Page last updated at 11:02 GMT, Friday, 21 November 2008

Future uncertain as 11-plus ends

schoolchildren
Academic selection has proven a contentious issue

by Maggie Taggart
BBC NI education correspondent

The final 11-plus transfer test has been held in Northern Ireland schools, but although it is legally scrapped, academic selection is not.

Selecting pupils for grammar school on the basis of their perceived intelligence began in the late 1940s and was seen as a way of giving a free grammar school education to bright children from disadvantaged backgrounds.

The method of selection has changed little although there have been attempts to radically alter it. Attempts in the 1970s to introduce non-selective education were abandoned.

Sixty years after it was introduced, the 11-plus has ended.

Few people mourn the passing of the current test but there is consternation among some parents, teachers and politicians that there will be no officially regulated method for grammar schools to choose the brightest pupils.

Sinn Féin Education Minister Caitríona Ruane would prefer children to attend their nearest post primary school, but has not suggested dropping the title of grammar school.

Pupil profile

In fact, if academic selection does not take place, parents are being told to make an informed choice about which sort of school would suit their child best: a secondary or a grammar for those more academically inclined.

To make that choice, they are told to consult their child's Pupil Profile and talk to the teachers in the primary school. The problem is that few believe middle class parents would voluntarily choose a secondary school for their children, if they and most of their family have attended grammar schools.

Secondary schools are widely accepted to be losing out in the current system. Despite a fall in the number of pupils in the population, grammar schools are accepting the full number of children they're allowed.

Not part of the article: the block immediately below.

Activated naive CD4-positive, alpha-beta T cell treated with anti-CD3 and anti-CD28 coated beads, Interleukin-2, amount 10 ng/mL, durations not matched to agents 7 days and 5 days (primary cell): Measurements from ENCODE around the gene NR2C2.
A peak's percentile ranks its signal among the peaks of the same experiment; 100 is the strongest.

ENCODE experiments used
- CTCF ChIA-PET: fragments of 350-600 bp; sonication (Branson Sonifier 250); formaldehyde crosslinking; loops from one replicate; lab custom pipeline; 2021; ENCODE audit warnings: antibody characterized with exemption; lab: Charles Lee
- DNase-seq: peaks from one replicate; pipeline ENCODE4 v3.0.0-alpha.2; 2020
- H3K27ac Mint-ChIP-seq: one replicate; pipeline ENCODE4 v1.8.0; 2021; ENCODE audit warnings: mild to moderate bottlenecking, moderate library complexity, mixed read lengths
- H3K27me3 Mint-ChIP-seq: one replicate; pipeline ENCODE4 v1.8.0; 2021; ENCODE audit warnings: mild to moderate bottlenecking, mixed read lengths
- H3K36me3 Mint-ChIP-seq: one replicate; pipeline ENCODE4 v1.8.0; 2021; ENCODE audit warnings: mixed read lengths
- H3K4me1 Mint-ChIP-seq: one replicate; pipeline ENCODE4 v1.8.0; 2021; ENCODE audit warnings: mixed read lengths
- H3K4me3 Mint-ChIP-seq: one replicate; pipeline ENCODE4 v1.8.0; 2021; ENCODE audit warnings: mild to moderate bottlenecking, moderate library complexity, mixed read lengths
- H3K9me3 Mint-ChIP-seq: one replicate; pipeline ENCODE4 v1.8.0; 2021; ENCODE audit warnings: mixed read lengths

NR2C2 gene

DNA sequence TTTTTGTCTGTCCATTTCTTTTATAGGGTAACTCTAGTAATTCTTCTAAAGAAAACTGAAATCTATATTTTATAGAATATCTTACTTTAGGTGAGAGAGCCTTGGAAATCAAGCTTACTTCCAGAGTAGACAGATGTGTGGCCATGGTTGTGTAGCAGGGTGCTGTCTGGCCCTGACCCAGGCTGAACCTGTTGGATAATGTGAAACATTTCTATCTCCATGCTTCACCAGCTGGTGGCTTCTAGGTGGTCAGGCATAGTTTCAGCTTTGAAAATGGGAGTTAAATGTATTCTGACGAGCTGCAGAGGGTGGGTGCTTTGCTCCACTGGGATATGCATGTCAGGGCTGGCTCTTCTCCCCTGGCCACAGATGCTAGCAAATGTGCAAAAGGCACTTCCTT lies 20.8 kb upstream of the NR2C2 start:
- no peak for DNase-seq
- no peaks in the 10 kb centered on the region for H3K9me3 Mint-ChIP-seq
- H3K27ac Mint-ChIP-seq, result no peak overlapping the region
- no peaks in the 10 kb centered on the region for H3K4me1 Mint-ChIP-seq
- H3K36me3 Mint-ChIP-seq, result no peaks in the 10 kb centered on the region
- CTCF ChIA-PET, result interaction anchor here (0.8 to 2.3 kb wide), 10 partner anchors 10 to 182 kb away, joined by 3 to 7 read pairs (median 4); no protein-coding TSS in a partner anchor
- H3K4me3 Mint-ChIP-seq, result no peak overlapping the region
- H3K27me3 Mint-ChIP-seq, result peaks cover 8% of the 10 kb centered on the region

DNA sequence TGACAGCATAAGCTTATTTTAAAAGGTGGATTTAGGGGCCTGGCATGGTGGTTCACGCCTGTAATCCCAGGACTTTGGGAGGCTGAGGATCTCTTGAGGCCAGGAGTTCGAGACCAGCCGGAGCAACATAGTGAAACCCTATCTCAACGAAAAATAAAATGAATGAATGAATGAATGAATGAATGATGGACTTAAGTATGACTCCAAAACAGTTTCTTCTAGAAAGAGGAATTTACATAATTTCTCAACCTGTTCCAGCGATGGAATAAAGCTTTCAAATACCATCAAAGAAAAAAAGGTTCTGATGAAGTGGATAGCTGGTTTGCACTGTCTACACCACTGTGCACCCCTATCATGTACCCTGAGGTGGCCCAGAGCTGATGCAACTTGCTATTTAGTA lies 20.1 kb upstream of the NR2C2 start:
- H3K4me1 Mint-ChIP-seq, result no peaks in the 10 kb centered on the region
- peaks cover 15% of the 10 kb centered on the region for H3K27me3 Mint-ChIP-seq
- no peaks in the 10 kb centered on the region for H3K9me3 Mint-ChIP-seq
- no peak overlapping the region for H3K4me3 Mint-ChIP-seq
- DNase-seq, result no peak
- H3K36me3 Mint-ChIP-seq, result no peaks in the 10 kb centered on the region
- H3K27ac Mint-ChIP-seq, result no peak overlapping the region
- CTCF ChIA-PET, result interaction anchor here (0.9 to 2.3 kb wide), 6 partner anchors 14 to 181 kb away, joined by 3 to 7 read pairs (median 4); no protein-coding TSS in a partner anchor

That leaves many secondary schools struggling to fill their places.

In the absence of government-regulated testing at 11, grammar schools have said they will set their own entrance exams.

As an interim measure, the minister for education has offered a compromise deal: Grammar schools could use tests set and marked by the CCEA (Council for the Curriculum, Examinations and Assessment).

But the schools would be restricted to taking 50% of pupils on academic criteria the first year, diminishing to none after three years.

Both the government and grammar school alternatives have similar guidelines. They would be held on grammar school premises and test children only on the English and Maths they're being taught in primary school.

Dickson plan

There is growing interest in some quarters for selecting pupils at 14.

But it is not clear whether those who back that idea would like to see a new system of schooling set up, with junior and senior high schools and grammar schools, or whether pupils would simply move to different streams within their own schools.

There is a precedent for transfer to a senior school at 14, in the Dickson plan in the Craigavon area.

It is supported by parents but research showed its success was partly due to it not being a "sealed" system. In other words, parents who want to bypass it with the 11-plus and grammar schools are not prevented from doing so.



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